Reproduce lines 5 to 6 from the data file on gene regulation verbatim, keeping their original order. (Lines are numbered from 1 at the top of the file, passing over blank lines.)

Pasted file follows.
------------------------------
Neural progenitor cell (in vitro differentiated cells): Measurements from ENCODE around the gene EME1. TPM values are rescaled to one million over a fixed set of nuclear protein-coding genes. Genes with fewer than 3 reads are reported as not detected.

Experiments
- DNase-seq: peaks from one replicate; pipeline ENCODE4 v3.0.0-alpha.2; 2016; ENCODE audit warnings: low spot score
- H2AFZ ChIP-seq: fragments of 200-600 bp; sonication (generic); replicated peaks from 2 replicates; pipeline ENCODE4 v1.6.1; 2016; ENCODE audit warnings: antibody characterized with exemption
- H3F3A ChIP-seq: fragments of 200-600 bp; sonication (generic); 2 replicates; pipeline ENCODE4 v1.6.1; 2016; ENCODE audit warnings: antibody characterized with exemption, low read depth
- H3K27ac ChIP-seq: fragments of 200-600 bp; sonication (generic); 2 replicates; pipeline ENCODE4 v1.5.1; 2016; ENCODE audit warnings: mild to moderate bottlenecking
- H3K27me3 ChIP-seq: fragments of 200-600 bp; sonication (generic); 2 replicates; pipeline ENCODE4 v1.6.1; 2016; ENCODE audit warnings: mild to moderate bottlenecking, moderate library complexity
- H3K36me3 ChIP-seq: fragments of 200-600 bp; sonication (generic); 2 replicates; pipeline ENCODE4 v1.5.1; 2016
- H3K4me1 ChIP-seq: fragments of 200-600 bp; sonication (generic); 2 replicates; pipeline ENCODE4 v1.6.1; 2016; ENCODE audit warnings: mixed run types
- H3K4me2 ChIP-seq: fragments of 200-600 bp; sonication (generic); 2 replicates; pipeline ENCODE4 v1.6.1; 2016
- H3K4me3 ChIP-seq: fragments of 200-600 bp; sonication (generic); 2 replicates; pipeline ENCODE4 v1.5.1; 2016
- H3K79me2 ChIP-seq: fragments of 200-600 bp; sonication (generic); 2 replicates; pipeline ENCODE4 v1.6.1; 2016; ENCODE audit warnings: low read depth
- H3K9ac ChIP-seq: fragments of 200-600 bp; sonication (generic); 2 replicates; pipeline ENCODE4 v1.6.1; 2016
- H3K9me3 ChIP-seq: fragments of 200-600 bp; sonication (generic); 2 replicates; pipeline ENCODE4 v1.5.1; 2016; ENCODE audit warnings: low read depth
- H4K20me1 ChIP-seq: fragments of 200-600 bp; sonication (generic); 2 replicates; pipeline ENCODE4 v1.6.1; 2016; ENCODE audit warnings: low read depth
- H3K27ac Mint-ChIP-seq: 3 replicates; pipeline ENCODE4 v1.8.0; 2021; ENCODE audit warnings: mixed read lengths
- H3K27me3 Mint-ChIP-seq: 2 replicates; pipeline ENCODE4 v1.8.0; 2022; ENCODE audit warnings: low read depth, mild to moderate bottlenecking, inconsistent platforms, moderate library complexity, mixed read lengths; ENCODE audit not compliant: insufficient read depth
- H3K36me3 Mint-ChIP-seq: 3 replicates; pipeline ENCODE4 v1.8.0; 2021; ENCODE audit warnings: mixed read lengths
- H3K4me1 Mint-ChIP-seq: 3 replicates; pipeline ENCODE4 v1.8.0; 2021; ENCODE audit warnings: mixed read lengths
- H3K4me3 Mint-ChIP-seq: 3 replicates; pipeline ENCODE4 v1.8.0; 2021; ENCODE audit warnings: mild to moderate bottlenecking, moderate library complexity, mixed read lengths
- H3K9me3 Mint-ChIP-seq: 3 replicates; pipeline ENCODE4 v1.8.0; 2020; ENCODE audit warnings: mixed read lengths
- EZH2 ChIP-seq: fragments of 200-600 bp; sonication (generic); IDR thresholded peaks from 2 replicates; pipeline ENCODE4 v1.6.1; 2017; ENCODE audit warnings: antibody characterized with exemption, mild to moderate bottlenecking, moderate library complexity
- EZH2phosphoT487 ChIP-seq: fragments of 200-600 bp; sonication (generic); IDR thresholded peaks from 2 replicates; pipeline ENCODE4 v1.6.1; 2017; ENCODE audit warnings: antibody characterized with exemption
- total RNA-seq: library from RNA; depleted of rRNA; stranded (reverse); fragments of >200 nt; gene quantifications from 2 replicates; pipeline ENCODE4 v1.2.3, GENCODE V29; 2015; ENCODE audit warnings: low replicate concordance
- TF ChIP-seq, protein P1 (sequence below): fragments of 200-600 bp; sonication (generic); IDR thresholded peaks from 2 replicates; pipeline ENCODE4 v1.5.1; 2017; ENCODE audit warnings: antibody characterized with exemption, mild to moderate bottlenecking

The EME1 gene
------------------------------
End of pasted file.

- H3F3A ChIP-seq: fragments of 200-600 bp; sonication (generic); 2 replicates; pipeline ENCODE4 v1.6.1; 2016; ENCODE audit warnings: antibody characterized with exemption, low read depth
- H3K27ac ChIP-seq: fragments of 200-600 bp; sonication (generic); 2 replicates; pipeline ENCODE4 v1.5.1; 2016; ENCODE audit warnings: mild to moderate bottlenecking